A key idea of capitalism is consumerism. In order for economic growth, citizens within the United States must continually buy newer and more appealing goods at an ever increasing rate. Reinhard’s dig unearthed, quite literally, a striking example of consumerism. Deep within a landfill, mulched with dollops of dried concrete and other trash, there was a deposit of Atari games, many of which had not even been opened. The consumerist mentality of many drove Atari to discard these supposedly old and outdated products. Even today, when Atari is nothing but a distant memory in the lives of many, the same ideology holds. Technological giants design and release supposedly newer, more powerful and overall better products faster than many can buy them. On one hand, this may instill a desire in the consumer to continuously spend and therefore stimulate our economy; few would argue this to be a bad thing! However, when one steps back and truly analyzes what is going on, they may be disturbed to find that the blistering pace of capitalism and consumerist demand is severely devaluing our personal, material objects.

The Alamogordo dig challenged this way of thinking by resurrecting and revitalizing the value of the forgotten goods. The frantic pace of American consumerist society stripped the games of their value even before most of them hit the shelves. However, the punk archaeologists redefined the value of the overlooked games simply by uncovering them and showing them to the world. The work of the archaeologists can be seen as a reality check. Perhaps, by showing society how quickly objects cycle from ripe to ruin, the archaeologists can slow the blistering pace of waste and consumerism.

Rediscovering the Era of Russian Colonization in America

Usually, the history of the colonization of the North America is dominated by authorities such as Spain, England and France. However, excavations in the past few decades in Alaska have brought light to the previously unknown period of Russian colonialism in America. This epoch consisted of a mixing of two thoroughly different cultures that is still apparent in the southwestern Alaskan landscape today. By studying archaeological findings that were confirmed to be from this Russian Colonial period, we can form a more in depth understanding of our own nation’s history as a whole.

Russian America began in the mid-18th century when groups of fur traders from Siberia traversed the Bering Strait and established camps in the Aleutian islands of southwestern Alaska. Sponsored by wealthy moguls, these trappers were well equipped and had practically an unlimited bounty of resources. Quickly, they began establishing their own infrastructure that consisted of houses, huts, docks and an array of forts that were scattered along the Alaskan coastline. In order to monopolize the seal population of the Alaskan coast, the Russian trappers moved in with brute force, often murdering entire villages and totally undermining the Aleutian way of life. In addition, the Russians exploited Aleutian natives and forced the indigenous people to work for them, often kidnapping the children of village leaders to ensure that hunters met their quota. As the Russians slowly moved eastward into the Alaskan mainland, native resistance steadily grew. Finally, in 1784, Grigorii Shelikhov led a group of infantry man to build an outpost on Refuge Rock, Kodiak Island. The trappers were met with a stiff Aleutian resistance, but Russian weaponry was simply too much for the native confrontation. The battle at Refuge Rock marked the beginning of a short stint of Russian occupancy in Alaska.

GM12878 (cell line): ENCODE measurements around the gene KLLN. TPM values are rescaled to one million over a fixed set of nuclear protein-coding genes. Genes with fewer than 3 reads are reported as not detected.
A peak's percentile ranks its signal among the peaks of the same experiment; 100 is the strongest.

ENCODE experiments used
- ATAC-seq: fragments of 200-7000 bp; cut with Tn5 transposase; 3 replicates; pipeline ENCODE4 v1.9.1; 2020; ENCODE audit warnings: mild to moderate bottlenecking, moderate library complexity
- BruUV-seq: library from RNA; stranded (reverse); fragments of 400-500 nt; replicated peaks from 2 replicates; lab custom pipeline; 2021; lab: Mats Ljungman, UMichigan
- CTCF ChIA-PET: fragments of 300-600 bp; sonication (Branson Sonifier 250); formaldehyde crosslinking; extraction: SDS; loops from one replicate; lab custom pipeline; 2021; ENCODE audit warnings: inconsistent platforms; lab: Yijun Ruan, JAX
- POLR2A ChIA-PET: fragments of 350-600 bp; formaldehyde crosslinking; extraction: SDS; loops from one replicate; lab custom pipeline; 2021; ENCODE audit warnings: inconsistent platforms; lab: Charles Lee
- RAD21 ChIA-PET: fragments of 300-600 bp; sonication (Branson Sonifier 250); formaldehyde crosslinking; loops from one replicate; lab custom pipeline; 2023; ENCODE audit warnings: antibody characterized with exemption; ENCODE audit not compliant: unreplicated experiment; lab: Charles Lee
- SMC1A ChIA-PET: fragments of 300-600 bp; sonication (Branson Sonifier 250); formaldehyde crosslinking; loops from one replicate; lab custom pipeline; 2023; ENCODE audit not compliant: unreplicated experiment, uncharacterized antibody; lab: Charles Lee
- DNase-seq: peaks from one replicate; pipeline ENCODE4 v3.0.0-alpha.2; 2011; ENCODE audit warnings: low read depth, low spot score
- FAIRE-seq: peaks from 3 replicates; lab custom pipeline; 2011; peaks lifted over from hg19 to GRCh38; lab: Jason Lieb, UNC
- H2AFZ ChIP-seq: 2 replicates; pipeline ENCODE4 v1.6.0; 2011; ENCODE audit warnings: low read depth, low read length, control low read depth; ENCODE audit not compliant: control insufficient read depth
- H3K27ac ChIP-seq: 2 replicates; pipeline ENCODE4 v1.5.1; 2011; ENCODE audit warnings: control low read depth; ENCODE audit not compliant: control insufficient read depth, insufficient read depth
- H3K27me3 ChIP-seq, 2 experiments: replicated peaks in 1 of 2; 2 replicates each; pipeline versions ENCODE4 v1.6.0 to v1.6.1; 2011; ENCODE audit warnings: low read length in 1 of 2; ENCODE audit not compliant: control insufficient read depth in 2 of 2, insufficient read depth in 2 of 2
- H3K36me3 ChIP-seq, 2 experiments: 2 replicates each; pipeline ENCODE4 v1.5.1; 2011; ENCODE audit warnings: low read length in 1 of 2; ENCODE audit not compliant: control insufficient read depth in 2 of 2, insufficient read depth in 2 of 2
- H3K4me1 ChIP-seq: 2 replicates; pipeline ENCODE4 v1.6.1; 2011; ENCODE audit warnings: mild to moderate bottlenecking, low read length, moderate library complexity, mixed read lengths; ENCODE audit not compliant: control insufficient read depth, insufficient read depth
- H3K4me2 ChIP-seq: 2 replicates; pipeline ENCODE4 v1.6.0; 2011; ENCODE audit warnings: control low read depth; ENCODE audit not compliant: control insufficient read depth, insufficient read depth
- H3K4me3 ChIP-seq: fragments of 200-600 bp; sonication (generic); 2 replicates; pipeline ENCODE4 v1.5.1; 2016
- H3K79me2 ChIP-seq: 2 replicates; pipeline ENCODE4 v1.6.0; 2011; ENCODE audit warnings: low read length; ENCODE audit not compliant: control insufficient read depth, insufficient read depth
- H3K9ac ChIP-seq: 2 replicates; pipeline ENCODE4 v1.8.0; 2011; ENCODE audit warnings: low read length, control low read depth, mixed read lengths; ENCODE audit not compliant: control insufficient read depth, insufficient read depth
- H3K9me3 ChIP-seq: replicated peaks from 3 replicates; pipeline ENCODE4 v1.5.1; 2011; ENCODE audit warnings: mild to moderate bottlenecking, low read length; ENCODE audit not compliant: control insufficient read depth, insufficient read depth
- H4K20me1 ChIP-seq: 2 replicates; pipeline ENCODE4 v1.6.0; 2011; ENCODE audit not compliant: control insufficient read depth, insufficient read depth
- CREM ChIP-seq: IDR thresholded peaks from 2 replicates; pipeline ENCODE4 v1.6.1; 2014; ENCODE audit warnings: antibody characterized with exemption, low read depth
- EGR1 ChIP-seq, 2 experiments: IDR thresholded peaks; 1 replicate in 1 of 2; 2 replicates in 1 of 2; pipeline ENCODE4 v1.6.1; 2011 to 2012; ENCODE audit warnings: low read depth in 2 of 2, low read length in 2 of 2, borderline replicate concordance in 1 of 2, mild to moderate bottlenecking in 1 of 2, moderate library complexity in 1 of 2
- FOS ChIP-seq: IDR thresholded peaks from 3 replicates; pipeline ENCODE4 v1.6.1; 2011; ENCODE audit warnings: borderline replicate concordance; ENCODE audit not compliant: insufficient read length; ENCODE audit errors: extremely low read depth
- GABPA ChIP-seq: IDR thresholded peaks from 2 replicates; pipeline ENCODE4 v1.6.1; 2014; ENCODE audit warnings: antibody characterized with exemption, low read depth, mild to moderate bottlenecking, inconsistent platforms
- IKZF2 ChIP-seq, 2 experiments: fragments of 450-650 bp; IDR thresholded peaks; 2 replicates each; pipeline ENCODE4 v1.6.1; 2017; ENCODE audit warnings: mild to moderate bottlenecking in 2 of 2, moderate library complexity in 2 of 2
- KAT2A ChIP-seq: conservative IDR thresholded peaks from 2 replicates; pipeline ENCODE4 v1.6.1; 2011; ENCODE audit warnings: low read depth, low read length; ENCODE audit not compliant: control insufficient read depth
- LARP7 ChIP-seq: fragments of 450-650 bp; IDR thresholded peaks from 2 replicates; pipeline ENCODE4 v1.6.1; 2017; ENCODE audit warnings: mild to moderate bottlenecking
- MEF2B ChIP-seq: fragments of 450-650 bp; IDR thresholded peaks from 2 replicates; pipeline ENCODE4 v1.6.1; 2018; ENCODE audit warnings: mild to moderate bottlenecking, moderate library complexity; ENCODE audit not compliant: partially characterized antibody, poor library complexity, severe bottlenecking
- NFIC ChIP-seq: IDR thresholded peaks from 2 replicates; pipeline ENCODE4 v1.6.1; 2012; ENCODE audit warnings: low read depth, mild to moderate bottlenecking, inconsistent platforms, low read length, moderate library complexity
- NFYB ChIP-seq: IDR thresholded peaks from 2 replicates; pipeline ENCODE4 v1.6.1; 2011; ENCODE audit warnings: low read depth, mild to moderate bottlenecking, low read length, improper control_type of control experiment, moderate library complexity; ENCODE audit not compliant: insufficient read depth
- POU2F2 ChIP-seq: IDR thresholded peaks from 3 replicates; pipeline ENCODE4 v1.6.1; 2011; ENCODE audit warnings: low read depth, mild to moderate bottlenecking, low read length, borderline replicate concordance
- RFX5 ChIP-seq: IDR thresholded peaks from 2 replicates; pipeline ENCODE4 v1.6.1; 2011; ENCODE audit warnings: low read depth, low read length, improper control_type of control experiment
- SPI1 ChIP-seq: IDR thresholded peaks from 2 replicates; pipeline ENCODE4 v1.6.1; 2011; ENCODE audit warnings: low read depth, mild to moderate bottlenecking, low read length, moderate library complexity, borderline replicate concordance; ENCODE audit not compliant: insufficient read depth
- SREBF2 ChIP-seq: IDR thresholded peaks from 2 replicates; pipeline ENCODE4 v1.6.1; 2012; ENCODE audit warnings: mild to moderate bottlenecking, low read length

Battle of Sitka

Battle of Sitka


Refuge Rock, Alaska (Kodiak Islands)

Today, there are few superficial indications of past Russian settlement. However, there is a treasure trove of artifacts and relics that lie just below the cold Alaskan soil. Brian Hoffman, an archaeologist at Hamline University, excavated a dwelling on Unimak Island and uncovered evidence of a massacre initiated by Russian trappers that included skeletal remains and broken weapons. Aron Crowell, the Director of the Smithsonian Institution’s Arctic Studies center, and a team of archaeologists have found a bounty of Russian artifacts including coins, samovars, religious items and pottery (American Archaeology, pp. 18). Because the trappers brought over an abundance of Russian supplies, archaeologists also found artifacts that were Russian in origin but were modified and reused by the native population. In addition to finding Russian artifacts that were used by natives, archaeologists found a trend of Russian architecture that had been adopted by the Aleutian people.

Archaeologists working to uncover Russian-America era artifacts

Relics buried under hundreds of years of soil are a perfect way to study the composition and evolution of a society. Stratigraphic evidence shows a distinct development of the Aleutian society that is clearly changed by Russian involvement. By understanding how different cultures affect one another’s growth, it is easier to study and make judgments about a nation’s social identity as a whole.

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American Archaeology Vol. 13 No. 2